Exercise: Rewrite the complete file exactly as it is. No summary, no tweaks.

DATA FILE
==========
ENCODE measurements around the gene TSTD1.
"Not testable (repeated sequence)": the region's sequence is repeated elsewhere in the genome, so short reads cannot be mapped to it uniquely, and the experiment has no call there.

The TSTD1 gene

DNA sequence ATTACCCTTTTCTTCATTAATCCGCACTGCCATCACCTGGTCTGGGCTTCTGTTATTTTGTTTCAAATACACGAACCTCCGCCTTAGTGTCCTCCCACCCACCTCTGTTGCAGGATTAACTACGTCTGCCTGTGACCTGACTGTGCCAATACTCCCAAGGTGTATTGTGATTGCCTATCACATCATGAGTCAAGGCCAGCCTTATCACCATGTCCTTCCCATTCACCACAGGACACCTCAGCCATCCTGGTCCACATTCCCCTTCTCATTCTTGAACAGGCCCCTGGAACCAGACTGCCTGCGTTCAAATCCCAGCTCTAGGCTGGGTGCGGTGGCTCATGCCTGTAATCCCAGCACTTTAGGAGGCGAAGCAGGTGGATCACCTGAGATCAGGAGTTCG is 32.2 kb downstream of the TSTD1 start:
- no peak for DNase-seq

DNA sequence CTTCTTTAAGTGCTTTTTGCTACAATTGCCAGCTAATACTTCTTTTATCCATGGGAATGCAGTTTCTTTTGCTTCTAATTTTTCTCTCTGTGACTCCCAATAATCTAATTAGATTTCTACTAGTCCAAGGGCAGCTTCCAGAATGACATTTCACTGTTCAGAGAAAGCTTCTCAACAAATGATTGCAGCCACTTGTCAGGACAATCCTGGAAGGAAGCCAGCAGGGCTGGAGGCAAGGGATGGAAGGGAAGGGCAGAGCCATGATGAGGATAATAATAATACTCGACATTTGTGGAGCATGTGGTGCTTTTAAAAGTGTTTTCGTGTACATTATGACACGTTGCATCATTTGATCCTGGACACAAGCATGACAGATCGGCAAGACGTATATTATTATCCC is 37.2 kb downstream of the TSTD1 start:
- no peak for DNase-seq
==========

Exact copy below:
ENCODE measurements around the gene TSTD1.
"Not testable (repeated sequence)": the region's sequence is repeated elsewhere in the genome, so short reads cannot be mapped to it uniquely, and the experiment has no call there.

The TSTD1 gene

DNA sequence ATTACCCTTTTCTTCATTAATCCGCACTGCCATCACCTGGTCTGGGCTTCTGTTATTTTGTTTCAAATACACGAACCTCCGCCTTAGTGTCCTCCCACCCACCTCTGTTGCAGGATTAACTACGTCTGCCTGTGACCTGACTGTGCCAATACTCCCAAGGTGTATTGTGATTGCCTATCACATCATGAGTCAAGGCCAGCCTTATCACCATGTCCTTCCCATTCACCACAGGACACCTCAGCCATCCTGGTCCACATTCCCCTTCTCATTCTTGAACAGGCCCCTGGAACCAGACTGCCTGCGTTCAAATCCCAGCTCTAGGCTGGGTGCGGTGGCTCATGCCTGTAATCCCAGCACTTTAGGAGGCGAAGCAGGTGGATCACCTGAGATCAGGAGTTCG is 32.2 kb downstream of the TSTD1 start:
- no peak for DNase-seq

DNA sequence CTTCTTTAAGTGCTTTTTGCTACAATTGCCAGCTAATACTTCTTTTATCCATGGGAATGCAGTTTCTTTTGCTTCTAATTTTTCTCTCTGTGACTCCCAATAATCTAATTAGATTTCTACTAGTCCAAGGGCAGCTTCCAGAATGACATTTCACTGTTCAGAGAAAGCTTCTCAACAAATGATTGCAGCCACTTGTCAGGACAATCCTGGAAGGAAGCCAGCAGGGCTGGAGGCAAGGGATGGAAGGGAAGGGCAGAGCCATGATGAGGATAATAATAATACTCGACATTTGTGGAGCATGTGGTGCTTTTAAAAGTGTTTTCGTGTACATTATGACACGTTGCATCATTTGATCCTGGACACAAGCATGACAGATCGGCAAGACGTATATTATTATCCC is 37.2 kb downstream of the TSTD1 start:
- no peak for DNase-seq